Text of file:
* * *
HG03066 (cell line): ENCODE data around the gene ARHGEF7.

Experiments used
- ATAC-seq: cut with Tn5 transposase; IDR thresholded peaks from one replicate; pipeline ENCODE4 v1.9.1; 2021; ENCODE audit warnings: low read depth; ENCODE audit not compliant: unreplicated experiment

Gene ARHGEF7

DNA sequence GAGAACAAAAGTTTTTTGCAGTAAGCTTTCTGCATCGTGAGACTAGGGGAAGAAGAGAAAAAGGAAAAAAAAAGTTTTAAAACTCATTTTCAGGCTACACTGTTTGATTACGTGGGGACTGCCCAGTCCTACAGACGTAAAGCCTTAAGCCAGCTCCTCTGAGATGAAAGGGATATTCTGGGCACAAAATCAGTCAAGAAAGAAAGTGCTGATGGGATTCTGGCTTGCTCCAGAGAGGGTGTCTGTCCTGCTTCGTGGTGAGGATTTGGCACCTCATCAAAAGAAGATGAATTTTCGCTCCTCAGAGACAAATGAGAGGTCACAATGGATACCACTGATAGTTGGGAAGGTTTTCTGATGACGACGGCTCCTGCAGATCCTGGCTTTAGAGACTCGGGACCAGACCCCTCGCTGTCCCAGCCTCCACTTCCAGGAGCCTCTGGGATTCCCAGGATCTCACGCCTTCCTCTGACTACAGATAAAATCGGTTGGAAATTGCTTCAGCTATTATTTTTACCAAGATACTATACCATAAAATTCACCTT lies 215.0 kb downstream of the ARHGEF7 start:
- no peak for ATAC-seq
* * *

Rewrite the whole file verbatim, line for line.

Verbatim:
HG03066 (cell line): ENCODE data around the gene ARHGEF7.

Experiments used
- ATAC-seq: cut with Tn5 transposase; IDR thresholded peaks from one replicate; pipeline ENCODE4 v1.9.1; 2021; ENCODE audit warnings: low read depth; ENCODE audit not compliant: unreplicated experiment

Gene ARHGEF7

DNA sequence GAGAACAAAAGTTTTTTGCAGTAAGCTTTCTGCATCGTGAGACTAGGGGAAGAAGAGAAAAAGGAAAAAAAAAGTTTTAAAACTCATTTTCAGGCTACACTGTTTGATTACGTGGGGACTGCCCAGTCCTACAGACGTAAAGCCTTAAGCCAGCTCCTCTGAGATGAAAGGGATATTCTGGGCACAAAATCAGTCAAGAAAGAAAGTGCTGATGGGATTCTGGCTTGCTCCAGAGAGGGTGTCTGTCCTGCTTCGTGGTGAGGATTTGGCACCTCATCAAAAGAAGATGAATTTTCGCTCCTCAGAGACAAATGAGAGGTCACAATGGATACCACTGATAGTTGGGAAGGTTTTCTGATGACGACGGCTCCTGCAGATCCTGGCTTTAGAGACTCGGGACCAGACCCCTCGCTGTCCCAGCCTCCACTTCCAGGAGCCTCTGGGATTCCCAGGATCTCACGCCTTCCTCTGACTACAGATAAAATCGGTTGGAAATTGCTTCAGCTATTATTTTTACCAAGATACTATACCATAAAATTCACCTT lies 215.0 kb downstream of the ARHGEF7 start:
- no peak for ATAC-seq